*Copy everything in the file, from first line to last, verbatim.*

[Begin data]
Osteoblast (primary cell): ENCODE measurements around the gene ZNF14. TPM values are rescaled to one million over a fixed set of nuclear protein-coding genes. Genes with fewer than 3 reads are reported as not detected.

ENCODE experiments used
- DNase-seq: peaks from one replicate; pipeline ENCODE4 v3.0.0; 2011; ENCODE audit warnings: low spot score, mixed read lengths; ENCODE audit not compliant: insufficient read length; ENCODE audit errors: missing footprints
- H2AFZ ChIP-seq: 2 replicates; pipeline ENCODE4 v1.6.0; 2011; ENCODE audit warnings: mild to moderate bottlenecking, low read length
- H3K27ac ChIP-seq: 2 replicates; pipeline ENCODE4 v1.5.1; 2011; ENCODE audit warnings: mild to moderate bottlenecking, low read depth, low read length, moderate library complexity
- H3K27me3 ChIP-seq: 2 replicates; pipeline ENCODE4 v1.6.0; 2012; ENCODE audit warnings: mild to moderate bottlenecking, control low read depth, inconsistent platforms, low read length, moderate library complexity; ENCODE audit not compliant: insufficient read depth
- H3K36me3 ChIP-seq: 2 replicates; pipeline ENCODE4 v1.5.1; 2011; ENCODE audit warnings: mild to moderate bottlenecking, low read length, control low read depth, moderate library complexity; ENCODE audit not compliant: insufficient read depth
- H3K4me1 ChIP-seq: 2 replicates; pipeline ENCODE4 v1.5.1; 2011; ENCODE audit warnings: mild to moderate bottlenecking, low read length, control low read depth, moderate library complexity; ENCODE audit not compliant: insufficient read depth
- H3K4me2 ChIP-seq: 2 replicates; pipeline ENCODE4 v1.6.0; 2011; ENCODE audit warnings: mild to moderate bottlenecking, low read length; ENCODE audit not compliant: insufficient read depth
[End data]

Osteoblast (primary cell): ENCODE measurements around the gene ZNF14. TPM values are rescaled to one million over a fixed set of nuclear protein-coding genes. Genes with fewer than 3 reads are reported as not detected.

ENCODE experiments used
- DNase-seq: peaks from one replicate; pipeline ENCODE4 v3.0.0; 2011; ENCODE audit warnings: low spot score, mixed read lengths; ENCODE audit not compliant: insufficient read length; ENCODE audit errors: missing footprints
- H2AFZ ChIP-seq: 2 replicates; pipeline ENCODE4 v1.6.0; 2011; ENCODE audit warnings: mild to moderate bottlenecking, low read length
- H3K27ac ChIP-seq: 2 replicates; pipeline ENCODE4 v1.5.1; 2011; ENCODE audit warnings: mild to moderate bottlenecking, low read depth, low read length, moderate library complexity
- H3K27me3 ChIP-seq: 2 replicates; pipeline ENCODE4 v1.6.0; 2012; ENCODE audit warnings: mild to moderate bottlenecking, control low read depth, inconsistent platforms, low read length, moderate library complexity; ENCODE audit not compliant: insufficient read depth
- H3K36me3 ChIP-seq: 2 replicates; pipeline ENCODE4 v1.5.1; 2011; ENCODE audit warnings: mild to moderate bottlenecking, low read length, control low read depth, moderate library complexity; ENCODE audit not compliant: insufficient read depth
- H3K4me1 ChIP-seq: 2 replicates; pipeline ENCODE4 v1.5.1; 2011; ENCODE audit warnings: mild to moderate bottlenecking, low read length, control low read depth, moderate library complexity; ENCODE audit not compliant: insufficient read depth
- H3K4me2 ChIP-seq: 2 replicates; pipeline ENCODE4 v1.6.0; 2011; ENCODE audit warnings: mild to moderate bottlenecking, low read length; ENCODE audit not compliant: insufficient read depth